Eco-Advantage Blog

December 4, 2006 | Andrew Winston | Jump to: Comments (0) | Post A Comment

Avalanche of Green Business Units in Tech Land (IBM, Panasonic, HP)

In the last few weeks, three tech giants have announced very similar concepts: the launching of new companies or divisions to serve environmental markets…

  • Panasonic Home and Environment Company will develop products to help consumers improve energy efficiency and air quality in homes. Oddly, the company has so far only launched a website devoted to a pretty un-sexy first product, an Energy Star air venting system.

  • IBM declared that it would spend $100 million over the next few years on new innovation initiatives, including one called “Big Green Innovations” (playing off the long-standing Big Blue branding). The company will focus on “applying the company’s advanced expertise and technologies to emerging environmental opportunities.” See the press release here. Internal documents show that this initiative is a long-term “blue sky” activity, but IBM has identified a few product areas: advanced water modeling, water filtration via nanotechnology, and efficient solar power systems. Sounds geeky, but these choices are quite savvy — they aim squarely at our biggest environmental challenges (and thus largest opportunities): climate change, energy, water availability, and water quality. I assume (and hope) that IBM will find a much catchier way to talk about all this when they’re ready to go to market.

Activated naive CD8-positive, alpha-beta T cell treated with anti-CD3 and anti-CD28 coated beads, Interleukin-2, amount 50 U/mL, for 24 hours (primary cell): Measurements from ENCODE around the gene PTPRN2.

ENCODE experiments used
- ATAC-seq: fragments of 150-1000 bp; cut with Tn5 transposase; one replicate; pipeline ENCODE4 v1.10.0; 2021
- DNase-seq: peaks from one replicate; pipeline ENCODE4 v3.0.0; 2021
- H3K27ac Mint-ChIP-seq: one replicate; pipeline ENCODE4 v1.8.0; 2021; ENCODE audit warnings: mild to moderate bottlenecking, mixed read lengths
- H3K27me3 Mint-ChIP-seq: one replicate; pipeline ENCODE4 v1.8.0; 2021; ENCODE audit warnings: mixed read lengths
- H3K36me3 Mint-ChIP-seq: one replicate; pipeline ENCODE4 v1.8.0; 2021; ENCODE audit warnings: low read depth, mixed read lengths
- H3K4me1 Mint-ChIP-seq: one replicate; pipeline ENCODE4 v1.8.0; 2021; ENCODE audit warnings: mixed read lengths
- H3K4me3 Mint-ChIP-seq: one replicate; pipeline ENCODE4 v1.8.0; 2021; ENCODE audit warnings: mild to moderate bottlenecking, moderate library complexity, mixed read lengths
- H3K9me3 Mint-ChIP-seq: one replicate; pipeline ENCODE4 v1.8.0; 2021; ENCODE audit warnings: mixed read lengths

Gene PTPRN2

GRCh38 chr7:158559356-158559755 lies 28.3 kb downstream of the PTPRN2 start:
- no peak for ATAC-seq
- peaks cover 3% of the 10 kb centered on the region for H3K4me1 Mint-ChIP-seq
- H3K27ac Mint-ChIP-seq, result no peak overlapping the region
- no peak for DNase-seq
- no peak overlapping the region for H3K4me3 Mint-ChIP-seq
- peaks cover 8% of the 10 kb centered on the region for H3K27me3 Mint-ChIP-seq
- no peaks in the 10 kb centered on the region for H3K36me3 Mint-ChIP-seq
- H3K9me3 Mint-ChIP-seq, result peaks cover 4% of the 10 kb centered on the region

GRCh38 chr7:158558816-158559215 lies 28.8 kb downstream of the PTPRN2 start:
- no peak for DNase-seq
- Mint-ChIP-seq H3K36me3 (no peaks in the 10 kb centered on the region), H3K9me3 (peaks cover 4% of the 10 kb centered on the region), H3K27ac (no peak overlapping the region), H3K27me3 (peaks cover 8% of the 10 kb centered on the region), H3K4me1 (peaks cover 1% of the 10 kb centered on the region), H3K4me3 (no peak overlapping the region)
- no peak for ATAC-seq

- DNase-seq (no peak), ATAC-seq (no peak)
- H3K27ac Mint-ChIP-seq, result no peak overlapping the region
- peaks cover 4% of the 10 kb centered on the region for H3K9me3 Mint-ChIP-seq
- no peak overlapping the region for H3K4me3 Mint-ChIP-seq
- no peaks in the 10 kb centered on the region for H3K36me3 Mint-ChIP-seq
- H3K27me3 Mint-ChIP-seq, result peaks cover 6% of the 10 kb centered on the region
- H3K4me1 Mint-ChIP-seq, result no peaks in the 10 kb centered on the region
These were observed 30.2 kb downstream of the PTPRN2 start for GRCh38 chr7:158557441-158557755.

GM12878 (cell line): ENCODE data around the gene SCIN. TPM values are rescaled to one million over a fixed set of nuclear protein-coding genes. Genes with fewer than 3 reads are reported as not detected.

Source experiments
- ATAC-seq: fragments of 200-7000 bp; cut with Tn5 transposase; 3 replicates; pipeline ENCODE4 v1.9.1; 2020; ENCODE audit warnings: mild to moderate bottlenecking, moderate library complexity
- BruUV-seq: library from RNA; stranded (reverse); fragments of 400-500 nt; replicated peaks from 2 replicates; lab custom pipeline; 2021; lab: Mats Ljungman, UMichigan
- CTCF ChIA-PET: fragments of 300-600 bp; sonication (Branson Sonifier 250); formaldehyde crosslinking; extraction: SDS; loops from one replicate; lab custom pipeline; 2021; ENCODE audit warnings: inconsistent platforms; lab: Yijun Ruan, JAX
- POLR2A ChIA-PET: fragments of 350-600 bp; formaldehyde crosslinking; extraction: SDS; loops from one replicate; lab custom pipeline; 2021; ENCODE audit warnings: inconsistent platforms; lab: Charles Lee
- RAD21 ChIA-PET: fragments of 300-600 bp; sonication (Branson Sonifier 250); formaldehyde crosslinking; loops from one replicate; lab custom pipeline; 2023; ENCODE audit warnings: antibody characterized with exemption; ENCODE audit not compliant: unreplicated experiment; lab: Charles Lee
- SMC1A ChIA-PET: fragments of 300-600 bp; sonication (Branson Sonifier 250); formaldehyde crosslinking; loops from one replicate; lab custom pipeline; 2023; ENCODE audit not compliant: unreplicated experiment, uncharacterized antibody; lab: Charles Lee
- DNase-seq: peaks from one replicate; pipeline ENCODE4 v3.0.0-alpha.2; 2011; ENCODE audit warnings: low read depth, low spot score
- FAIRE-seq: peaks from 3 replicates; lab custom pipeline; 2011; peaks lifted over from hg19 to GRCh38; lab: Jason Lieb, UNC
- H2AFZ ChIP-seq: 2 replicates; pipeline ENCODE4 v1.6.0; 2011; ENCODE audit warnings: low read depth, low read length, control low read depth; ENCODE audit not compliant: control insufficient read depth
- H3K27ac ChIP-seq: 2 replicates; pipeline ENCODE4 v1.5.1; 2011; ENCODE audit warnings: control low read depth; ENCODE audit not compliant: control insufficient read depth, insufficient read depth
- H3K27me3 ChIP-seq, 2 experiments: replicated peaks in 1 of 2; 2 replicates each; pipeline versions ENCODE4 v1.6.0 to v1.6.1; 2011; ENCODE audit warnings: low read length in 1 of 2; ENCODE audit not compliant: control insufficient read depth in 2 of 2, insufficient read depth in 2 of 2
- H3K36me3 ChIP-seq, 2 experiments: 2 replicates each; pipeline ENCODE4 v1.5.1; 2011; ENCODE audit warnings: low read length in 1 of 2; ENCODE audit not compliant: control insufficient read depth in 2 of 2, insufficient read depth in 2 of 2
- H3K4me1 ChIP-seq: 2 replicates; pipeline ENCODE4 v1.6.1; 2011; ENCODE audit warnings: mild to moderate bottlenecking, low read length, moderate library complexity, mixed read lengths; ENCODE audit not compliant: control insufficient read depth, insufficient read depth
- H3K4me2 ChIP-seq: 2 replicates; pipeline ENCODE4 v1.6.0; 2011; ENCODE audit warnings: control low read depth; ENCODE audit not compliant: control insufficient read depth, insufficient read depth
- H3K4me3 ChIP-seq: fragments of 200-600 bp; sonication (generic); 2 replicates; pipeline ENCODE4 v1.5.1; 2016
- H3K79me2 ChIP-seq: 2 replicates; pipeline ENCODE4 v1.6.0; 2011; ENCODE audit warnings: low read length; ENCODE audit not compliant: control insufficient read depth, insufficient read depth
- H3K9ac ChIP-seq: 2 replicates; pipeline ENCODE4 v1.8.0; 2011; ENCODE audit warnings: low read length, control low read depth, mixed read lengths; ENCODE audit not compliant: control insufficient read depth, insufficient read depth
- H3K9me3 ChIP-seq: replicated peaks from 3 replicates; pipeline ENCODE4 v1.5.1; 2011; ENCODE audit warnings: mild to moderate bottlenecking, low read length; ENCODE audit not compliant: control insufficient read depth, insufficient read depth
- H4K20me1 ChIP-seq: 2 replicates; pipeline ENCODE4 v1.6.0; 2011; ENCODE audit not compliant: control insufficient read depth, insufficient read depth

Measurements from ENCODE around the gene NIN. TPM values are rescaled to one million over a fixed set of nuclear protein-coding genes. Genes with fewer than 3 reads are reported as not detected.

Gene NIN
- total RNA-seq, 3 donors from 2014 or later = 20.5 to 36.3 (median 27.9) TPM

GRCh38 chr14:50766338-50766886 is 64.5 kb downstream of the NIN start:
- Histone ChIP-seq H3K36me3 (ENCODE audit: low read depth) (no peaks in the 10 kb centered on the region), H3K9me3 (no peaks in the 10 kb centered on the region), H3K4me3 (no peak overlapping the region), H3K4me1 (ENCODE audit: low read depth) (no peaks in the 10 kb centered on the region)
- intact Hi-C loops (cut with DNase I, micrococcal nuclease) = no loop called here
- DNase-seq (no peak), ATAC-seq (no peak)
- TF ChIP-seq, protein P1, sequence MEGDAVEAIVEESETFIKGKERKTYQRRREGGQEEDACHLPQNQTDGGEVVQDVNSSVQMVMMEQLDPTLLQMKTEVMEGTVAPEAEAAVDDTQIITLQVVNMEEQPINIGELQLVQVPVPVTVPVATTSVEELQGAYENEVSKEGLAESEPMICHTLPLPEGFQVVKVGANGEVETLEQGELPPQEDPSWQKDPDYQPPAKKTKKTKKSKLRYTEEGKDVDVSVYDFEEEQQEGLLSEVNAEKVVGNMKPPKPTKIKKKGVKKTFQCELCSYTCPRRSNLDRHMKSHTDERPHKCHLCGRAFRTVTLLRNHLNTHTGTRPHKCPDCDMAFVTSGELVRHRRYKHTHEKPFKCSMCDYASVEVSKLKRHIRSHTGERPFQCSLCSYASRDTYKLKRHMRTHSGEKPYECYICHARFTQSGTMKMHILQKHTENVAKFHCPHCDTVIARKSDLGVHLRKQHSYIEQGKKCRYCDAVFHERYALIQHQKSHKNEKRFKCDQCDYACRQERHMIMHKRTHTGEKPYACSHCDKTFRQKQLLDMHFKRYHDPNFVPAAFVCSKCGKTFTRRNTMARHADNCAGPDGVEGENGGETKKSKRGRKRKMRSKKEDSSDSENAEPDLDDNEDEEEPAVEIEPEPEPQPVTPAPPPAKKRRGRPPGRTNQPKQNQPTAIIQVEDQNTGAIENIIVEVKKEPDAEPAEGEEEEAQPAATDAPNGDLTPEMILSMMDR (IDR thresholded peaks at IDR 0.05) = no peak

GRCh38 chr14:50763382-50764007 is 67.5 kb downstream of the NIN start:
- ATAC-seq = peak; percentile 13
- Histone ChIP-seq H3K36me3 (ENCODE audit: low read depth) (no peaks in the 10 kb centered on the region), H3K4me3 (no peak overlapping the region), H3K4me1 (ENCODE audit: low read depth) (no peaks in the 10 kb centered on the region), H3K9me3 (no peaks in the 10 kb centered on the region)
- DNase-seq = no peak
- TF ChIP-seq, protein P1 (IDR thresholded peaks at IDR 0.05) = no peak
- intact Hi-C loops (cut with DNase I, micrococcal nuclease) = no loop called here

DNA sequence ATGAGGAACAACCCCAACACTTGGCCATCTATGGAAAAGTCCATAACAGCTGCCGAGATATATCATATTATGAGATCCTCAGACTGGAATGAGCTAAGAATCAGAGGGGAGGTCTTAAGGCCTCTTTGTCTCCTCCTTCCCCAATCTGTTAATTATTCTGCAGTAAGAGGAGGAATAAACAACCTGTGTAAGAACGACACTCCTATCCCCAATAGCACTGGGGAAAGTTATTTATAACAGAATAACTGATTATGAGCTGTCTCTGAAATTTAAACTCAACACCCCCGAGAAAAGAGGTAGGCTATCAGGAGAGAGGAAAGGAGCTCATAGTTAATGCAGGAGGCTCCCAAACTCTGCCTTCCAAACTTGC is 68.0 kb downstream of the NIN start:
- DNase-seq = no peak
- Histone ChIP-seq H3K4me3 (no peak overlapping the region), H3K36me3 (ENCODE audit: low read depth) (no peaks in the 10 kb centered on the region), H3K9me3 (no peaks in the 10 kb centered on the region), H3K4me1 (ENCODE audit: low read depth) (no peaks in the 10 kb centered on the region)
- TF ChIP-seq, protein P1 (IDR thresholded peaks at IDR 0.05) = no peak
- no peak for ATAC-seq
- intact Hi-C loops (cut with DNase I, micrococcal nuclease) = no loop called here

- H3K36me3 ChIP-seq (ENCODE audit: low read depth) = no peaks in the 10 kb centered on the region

• HP, according to the Wall Street Journal last week, is “starting a business to help cool computer rooms, based on technology it says can cut companies’ energy costs by 25% to 45%.”

All of these stories are perfect examples of value chain thinking, which is a big theme in Green to Gold. These companies have identified large opportunities to help customers reduce their environmental burden. It’s exactly why GE rolled out its ecomagination products and campaign last year.

But isn’t this rush to launch new divisions eerily reminiscent of the Internet era. When I worked in an “incubator” (remember those?), we helped companies launch new web divisions with the intention of taking them public. We all know how that one played out. Thankfully, this green wave has a very different feel from the tech bubble — it’s being taken on soberly by careful, serious companies, and the new divisions indicate a focus, not a rush to IPO. The avalanche of options to satisfy new markets is a great sign for buyers and consumers — and it’s very unlikely to stop.

 

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